My life until now, has been an interesting one, though I would not say controversial. it has added up to the essence of who I am – well, I think so. Everything I do today comes from two things, opportunity and a helluva lot of serendipity, and anyone who says otherwise is for all intents and purposes uninformed. Take for instance my guiding work at the National Museum of Computing. Looking back, I just happened to be the right person, in the right place, at the right time. If any of those factors either did not happen, or happened out of sync, then I might still be working in the IT industry.
Much to my delight, I made my escape from the IT industry prison in 2006, and decided that creativity would be my ticket to a happier future. It would also feed that nagging hole in my life that I’d largely chosen to ignore. For as long as I can remember, I’ve had one belief above all others, namely that if you’re happy with what you do, then you’re going to be happy with who you are. Most of the time this is offset by the terrible pay and work hours that suck, but at least I’m a happier as a result and more stable to boot. On that note it could be said that your happiness is always going to be inversely proportional to your working conditions.
This may go someway to explaining my little flirtation with Photography. After leaving Xerox, I had a desire to get back into something artistic and digital. In my case, both adjectives acted as enablers allowing me to concentrate on things that gave me a sense of fulfilment. However, there was just one thing that stood in the way of my ultimate spiritual revival. In order to fund this new lifestyle I needed to get some financial independence. To that end I became involved in a variety of professions such as freelance photography, writing and part-time guiding at TNMOC. The icing on the cake so to speak, was watching my son grow up and finding “Miss Right for me now and always.”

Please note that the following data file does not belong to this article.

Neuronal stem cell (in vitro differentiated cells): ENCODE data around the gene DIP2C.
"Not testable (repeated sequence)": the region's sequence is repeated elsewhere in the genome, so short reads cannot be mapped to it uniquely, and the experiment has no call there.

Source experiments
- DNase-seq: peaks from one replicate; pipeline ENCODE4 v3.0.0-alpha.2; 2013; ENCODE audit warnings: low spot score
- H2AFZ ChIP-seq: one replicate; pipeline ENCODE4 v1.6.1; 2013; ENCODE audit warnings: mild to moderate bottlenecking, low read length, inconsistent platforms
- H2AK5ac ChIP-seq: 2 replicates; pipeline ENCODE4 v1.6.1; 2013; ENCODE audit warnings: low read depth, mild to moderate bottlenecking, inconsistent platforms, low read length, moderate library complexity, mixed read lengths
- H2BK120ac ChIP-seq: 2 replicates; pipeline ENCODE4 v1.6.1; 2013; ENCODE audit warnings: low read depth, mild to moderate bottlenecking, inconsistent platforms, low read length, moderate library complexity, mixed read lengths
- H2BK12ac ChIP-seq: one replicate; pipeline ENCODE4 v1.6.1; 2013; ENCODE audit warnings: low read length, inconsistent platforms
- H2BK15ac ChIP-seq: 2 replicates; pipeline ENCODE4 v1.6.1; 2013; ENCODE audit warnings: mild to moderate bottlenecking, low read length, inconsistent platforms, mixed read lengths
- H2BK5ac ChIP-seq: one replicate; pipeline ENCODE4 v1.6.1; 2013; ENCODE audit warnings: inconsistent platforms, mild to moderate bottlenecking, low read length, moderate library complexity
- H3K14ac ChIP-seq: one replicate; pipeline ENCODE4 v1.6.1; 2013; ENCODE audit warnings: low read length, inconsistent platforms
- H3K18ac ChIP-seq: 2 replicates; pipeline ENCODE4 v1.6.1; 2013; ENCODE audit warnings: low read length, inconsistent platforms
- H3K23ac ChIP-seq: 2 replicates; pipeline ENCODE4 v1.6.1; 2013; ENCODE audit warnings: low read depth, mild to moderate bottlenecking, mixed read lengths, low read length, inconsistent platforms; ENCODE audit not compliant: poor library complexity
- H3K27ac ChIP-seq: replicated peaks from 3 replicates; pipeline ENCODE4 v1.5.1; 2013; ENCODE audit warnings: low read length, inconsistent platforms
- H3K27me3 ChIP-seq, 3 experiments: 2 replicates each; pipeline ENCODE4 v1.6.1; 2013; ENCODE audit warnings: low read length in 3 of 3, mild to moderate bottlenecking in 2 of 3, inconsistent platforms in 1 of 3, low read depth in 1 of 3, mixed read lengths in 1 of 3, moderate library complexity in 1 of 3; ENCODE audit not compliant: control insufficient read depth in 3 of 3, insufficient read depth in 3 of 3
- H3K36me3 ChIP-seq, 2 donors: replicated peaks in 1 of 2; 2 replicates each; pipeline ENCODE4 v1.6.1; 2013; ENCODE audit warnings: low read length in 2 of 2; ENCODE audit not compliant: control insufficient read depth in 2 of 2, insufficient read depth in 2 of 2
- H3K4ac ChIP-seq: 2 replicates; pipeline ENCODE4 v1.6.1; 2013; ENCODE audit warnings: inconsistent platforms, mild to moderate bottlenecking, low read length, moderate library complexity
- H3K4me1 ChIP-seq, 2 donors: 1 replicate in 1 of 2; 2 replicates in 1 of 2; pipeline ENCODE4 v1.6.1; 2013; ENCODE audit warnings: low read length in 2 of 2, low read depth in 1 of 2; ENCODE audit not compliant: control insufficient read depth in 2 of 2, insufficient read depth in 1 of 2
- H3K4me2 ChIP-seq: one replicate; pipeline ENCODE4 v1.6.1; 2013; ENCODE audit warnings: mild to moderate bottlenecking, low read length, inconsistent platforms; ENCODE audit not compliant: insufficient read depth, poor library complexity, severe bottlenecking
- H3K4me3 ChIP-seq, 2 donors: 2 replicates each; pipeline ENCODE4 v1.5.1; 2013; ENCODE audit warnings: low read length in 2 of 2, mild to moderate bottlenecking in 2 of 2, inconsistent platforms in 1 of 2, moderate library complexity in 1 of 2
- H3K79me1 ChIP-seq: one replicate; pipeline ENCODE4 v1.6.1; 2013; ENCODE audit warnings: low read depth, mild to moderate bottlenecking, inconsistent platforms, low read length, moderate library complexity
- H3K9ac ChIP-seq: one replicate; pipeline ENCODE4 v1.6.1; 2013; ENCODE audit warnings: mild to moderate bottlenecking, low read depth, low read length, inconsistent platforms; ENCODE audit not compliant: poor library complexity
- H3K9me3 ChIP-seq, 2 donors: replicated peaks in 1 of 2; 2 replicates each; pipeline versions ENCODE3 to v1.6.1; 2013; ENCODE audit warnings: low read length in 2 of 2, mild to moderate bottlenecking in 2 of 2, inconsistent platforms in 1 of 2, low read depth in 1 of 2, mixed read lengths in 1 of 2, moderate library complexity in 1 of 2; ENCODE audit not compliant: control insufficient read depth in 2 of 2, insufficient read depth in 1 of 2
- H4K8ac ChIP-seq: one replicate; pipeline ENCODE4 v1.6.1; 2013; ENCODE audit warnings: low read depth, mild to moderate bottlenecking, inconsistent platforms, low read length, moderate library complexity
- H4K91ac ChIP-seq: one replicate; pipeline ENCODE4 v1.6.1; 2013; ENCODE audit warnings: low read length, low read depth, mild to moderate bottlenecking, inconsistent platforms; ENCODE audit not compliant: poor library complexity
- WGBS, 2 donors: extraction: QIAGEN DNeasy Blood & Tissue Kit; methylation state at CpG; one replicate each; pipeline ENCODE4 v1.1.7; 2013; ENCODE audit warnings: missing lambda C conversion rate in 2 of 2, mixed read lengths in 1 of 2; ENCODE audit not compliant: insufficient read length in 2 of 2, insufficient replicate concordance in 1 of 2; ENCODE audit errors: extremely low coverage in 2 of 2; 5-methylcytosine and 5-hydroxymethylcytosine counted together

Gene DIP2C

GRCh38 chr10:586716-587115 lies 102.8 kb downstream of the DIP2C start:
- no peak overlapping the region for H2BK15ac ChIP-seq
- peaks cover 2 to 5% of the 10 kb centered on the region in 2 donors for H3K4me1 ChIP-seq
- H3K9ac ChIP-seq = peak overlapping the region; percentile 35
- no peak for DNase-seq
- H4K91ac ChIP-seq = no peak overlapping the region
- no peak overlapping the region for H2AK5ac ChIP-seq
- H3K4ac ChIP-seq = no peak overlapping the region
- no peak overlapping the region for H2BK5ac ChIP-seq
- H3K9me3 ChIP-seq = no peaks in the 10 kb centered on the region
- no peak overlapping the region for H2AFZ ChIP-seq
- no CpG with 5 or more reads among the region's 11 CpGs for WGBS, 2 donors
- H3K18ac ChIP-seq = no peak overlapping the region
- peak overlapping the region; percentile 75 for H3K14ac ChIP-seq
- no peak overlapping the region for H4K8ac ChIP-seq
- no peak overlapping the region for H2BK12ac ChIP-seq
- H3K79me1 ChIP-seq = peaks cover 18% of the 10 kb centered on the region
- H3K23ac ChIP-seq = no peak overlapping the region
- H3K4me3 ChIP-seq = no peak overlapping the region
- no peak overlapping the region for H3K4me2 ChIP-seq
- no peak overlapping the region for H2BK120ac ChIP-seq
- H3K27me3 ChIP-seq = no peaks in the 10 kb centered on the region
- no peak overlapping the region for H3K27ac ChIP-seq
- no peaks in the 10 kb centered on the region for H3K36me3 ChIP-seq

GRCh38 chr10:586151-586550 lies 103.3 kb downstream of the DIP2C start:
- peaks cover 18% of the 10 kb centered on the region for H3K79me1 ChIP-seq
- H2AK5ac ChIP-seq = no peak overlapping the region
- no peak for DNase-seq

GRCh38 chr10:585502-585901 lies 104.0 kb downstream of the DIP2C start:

My passion for writing stories started back in the early 90’s and telling a good story was never a problem. Writing it down however, well let’s just say my skills as a writer then, left a lot to be desired. For years I’d used poetry and short stories, as a way of helping me understand and cope with the world I live in. In retrospect it’s easy to understand why I didn’t take it seriously, with responses from various people, ranging from lukewarm comments to something akin to a fridge magnet platitude. The big change came in 2005 when I gave my mum early copy of a manuscript I’d been toying with. Her encouragement and ongoing help set me on a path I’m still walking. Funny how something so simple can make all the difference. Looking back, everything seems to have happened for a reason, although at the time, it felt more like chaos than plain sailing.
Personally, writing has always felt like it’s being performed by remote control. It’s as if some outside influence had taken over my mind every time I got in front of a word processor. The weird part was that it always felt part of me, as though my future self was dictating it to me, which is a paradox in and of itself. Mental aberration or not, early on it did little to help my self-confidence, and it is this that was largely responsible for me being unable to stand up and honestly say I wrote it.
I am not sure what brought about the change, the need for a nom de plume or just accepting that I wrote what was being typed, but after some soul searching I finally settled on a name that I was happy with. I could tell you how it happened, but then again, where would the mystery be.
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Dee Roberts 2020